There’s no room for individual preferences in Belgrade’s district heating system: residents cannot control the amount of heat from their radiators or when they come on or go off during the day or the year. The system sends heat out according to predetermined criteria such as the external temperature, and the service is paid for through monthly rates based on the number of square metres heated. Now that Serbia is working towards becoming an EU-member state, there’s a call for the utility to shift to a liberal model of prices charged per unit consumed. Furthermore, in the present system, overheating and limited control over the amount of heat used in the home are two sources of inefficiency.
Despite these ambitions, universal provision is literally embedded in the infrastructure: the pipes run vertically through apartments linking bedroom to bedroom and sitting room to sitting room as they rise up through the building. Individual flats cannot be cut off for non-payment, as that would cut off the heat for the whole building. To find out how much heat an individual household is using, all residents in a building would need to fit heat allocators on each radiator, which are able to sense the amount of heat emitted. Furthermore, all radiators would need to be equipped with radiator valves to control the flow of heat. More radically, a switch to a liberal model would require a new pipe layout in which heating pipes are looped horizontally to provide a separate circuit for each flat.
Belgrade’s district heating systems demonstrate that past infrastructural arrangements prefigure future possibilities. Obviously, this is not only the case in socialist regimes. In other European countries, infrastructures mirror the local political reality, which is often that of a market economy. Looking ahead, the smart electric meter may have long-term effects that are just as profound as those of universal heating systems in Belgrade.
Imagining Alternative Configurations
What happens at the interface has a potentially critical role in establishing, but also potentially disrupting preconceived categories of the individual consumer on the one hand and the collective infrastructural provider on the other hand. In each of the cases described above, it’s possible to imagine other scenarios, including scenarios that could bring significant reductions in energy use and carbon emissions.
For example, in the case of smart electric meters, grid operators (who manage the infrastructure but don’t sell electricity) could become much more involved in the provision of data and associated energy services, including opportunities to remotely monitor and control home electricity consumption. This would extend the scope of collective provision into private homes, which offers possibilities for reducing and shifting energy use. For example, grid operators could remotely control air-conditioners, heating systems or household devices depending on the availability of renewable energy (provided that households also install smart socket outlets). If devices are considered to be part of collective provision, the energy provider could also have the power to lower the energy use of the network by introducing more energy efficient devices.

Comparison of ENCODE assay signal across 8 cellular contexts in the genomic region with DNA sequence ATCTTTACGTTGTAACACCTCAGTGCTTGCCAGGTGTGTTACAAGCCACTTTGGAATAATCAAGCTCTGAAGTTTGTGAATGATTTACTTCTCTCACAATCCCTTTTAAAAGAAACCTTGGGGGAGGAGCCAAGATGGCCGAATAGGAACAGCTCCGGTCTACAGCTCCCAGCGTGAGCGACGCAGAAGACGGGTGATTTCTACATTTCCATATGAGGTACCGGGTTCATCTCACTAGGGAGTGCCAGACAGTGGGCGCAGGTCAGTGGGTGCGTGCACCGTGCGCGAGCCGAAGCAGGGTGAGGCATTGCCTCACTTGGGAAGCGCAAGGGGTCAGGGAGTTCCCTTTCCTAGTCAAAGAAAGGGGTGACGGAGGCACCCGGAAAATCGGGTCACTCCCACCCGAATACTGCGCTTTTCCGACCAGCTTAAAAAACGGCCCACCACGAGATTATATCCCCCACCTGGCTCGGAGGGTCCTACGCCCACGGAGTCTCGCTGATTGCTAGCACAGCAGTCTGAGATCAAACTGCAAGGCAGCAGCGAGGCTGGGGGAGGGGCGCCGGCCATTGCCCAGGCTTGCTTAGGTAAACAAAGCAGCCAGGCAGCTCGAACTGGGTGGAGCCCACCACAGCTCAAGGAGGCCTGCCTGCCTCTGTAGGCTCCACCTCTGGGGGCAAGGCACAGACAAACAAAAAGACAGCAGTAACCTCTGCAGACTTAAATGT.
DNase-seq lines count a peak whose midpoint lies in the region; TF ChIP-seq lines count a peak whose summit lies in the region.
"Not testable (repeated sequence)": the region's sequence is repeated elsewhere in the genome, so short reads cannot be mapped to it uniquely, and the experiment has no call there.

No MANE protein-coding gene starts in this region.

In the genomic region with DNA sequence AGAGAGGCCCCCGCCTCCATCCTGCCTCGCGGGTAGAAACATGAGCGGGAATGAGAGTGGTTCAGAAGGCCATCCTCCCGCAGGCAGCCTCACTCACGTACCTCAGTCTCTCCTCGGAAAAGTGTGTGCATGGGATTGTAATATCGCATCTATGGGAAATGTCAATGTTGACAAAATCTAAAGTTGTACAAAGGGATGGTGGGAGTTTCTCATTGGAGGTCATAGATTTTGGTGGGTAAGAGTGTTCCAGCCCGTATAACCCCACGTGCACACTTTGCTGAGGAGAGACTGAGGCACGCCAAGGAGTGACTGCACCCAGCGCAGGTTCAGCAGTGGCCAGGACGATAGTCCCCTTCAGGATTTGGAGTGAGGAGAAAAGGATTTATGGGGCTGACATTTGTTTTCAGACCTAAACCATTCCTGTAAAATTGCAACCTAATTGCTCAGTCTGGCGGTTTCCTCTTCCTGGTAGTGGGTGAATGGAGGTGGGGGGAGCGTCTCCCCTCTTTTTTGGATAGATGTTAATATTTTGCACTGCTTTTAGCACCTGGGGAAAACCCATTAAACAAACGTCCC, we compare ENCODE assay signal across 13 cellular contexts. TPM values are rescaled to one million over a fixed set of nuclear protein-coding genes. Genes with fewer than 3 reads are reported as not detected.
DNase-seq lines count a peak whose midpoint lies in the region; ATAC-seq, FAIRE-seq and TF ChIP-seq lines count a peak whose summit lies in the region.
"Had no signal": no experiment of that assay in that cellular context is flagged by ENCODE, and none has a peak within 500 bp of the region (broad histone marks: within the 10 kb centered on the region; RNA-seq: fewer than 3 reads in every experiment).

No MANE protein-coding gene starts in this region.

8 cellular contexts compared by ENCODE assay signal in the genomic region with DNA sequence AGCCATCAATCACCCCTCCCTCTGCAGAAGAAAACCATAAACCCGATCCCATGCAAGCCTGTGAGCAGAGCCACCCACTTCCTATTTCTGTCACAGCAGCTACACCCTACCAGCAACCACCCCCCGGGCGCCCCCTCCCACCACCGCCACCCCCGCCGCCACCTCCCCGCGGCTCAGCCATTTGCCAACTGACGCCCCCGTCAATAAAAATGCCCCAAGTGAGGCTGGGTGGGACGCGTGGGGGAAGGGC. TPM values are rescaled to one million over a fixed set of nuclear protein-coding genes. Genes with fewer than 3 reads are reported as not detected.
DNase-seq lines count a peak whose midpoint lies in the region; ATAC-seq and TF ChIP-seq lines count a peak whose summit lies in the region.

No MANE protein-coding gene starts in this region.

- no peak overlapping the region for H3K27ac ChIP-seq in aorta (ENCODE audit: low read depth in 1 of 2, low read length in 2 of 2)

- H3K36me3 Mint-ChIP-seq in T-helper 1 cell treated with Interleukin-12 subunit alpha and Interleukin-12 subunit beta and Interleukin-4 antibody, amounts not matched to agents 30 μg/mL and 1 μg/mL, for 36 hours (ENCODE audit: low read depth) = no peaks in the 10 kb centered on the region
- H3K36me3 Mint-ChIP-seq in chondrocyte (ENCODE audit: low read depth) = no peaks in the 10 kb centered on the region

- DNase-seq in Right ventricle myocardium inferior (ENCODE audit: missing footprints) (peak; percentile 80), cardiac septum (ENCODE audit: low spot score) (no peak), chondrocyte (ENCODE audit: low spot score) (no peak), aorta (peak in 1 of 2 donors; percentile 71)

Likewise, the district heating system in Belgrade could be made more energy efficient without switching to a liberal market model and the individual metering that goes with it. Although limited control over the amount of heat used at home is one issue, it’s not the only one. The infrastructure also loses large amounts of energy through leaks in the distribution network, and it relies on expensive, imported gas or highly polluting heavy fuel oil and coal. Better maintenance of the pipe network and the use of waste heat from factories or power plants could improve the financial and energy efficiency of the district heating system and lower its carbon emissions – without the need for metering technology and individual bills.
This doesn’t mean that more collective provision is the only strategy for reducing energy demand. At the other end of the spectrum, we could envisage a large-scale deployment of off-the-grid systems for the provision of electricity, heat, and water. Such an approach extends the scope for individual consumption and largely eliminates the need for collective provision – the meter disappears altogether. People could install solar panels, wind turbines, batteries, rainwater harvesting systems, and biogas- or wood-powered heat production units. In such a scenario, ‘consumers’ would become responsible for producing their own energy or water. This means that whenever they increase the amount or the use of appliances, they would also have to make additional investments in their ‘infrastructure’, which would be a strong incentive to keep energy use in check. Between these extremes, other configurations are possible.
To conclude, in order to reduce energy demand, we must also focus on the institutional settings in which technologies are designed and deployed. Contemporary assumptions about the non-negotiability of energy demand, the need for networks that are ‘always on’ and the taken-for-granted goal of economic growth are woven into politics and investment strategies at every scale. Interfaces represent perhaps momentary but nonetheless significant sites of uncertainty and opportunity. The future is being made in innumerable moments and places, but perhaps most intensely at such humble points of interface and junction.
Kris De Decker
Infrastructures in practice: the evolution of demand in networked societies, Elizabeth Shove and Frank Trentmann, 2018: Routledge.
The article is based on the following chapters:
- Contentious interfaces: exploring the junction between collective provision and individual private consumption. Cathérine Grandclément, Magali Pierre, Elizabeth Shove, Alain Nadaï.
- District heating in Belgrade: the politics of provision. Charlotte Johnson.
- The French electricity smart meter: re-using smart meters as economic household interfaces. Aude Danieli.